The police chief sacked after violent protests over a teenage girl's death in southwest China's Guizhou Province, said yesterday that mass demonstrations were nothing new.
Shen Guirong, former director of the public security bureau of Guizhou's Weng'an County, told China News Weekly that police had trouble with people in Weng'an over issues such as social security, relocation and mining.
He arrived in Weng'an in July 2002 and planned to use tighter rules to keep the county safe and peaceful.
However, in recent years there had been massive disputes. Sometimes hundreds of police officers were dispatched to force migrants to relocate or demolish illegal buildings and this enraged local residents, Shen said.
A forced relocation in 2004 led to the siege of a government building. Scores of people attacked government officials at Longtan Town on December 16, Shen said.
In the fight to free government officials, including the county chief, police officers wounded several villagers.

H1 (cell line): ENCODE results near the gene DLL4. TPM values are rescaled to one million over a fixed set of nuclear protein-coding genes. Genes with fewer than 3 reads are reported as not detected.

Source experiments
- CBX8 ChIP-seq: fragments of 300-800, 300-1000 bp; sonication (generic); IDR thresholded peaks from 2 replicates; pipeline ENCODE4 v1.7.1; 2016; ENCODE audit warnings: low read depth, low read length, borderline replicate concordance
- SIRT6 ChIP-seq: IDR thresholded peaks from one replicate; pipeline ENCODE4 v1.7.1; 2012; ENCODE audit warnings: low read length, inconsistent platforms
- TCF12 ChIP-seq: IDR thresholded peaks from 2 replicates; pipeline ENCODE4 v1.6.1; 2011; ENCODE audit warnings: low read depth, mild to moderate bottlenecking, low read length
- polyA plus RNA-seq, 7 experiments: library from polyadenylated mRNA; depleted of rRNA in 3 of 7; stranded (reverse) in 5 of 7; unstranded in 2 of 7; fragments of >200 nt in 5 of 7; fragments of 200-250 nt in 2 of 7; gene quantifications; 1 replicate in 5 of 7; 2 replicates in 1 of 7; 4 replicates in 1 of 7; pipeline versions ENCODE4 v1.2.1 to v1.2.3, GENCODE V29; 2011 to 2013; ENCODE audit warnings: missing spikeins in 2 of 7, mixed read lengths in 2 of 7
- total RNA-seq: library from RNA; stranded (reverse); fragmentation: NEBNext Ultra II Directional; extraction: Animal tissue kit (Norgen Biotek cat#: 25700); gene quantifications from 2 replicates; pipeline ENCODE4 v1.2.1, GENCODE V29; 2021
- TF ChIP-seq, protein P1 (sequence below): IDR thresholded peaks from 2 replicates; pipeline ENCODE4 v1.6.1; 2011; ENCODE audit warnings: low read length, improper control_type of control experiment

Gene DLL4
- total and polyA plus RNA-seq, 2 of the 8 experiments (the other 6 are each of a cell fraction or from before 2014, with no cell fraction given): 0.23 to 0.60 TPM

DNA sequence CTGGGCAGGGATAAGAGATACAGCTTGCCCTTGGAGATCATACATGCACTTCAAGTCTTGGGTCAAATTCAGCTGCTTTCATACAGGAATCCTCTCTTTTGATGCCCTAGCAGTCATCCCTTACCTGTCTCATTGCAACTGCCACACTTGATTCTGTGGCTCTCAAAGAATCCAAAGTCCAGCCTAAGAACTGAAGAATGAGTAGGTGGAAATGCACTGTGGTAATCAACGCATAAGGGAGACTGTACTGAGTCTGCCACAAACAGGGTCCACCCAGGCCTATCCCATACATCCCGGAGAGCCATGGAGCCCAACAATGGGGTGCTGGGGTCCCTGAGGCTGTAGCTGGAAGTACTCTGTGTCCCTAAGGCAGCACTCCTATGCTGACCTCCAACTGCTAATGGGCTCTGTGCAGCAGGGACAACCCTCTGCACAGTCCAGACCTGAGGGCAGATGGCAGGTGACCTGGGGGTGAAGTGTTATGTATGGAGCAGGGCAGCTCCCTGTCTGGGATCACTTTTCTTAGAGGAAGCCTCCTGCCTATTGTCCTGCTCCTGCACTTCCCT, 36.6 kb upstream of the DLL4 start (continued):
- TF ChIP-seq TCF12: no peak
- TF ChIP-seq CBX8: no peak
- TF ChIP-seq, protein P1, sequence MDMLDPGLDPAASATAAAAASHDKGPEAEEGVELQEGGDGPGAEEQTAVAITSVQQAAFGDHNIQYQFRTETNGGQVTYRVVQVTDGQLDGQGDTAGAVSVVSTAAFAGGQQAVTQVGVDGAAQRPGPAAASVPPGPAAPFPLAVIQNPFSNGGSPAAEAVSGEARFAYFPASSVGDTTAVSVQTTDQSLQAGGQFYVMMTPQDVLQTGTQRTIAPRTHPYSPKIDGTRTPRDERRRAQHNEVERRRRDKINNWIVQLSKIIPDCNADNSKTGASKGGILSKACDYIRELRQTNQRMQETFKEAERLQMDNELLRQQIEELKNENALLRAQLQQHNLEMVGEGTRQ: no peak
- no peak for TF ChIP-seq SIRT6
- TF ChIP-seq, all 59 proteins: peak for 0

Hundreds of them then went on the rampage.
During the demolition of illegal buildings last year, conflicts broke out again among local people and the police, Shen said.
The county relocated many people during the construction of a reservoir which led to a series of disputes from 2004. There were also frequent conflicts between villagers and mine owners.
On June 28, 30,000 people took part in the violent protest in Weng'an after 17-year-old Li Shufen's death. It was confirmed she drowned, but many believed she was a victim of a rape and murder.
Four officials, including Weng'an's Party chief and Shen were sacked because of "severe malfeasance."
(Shanghai Daily July 10, 2008)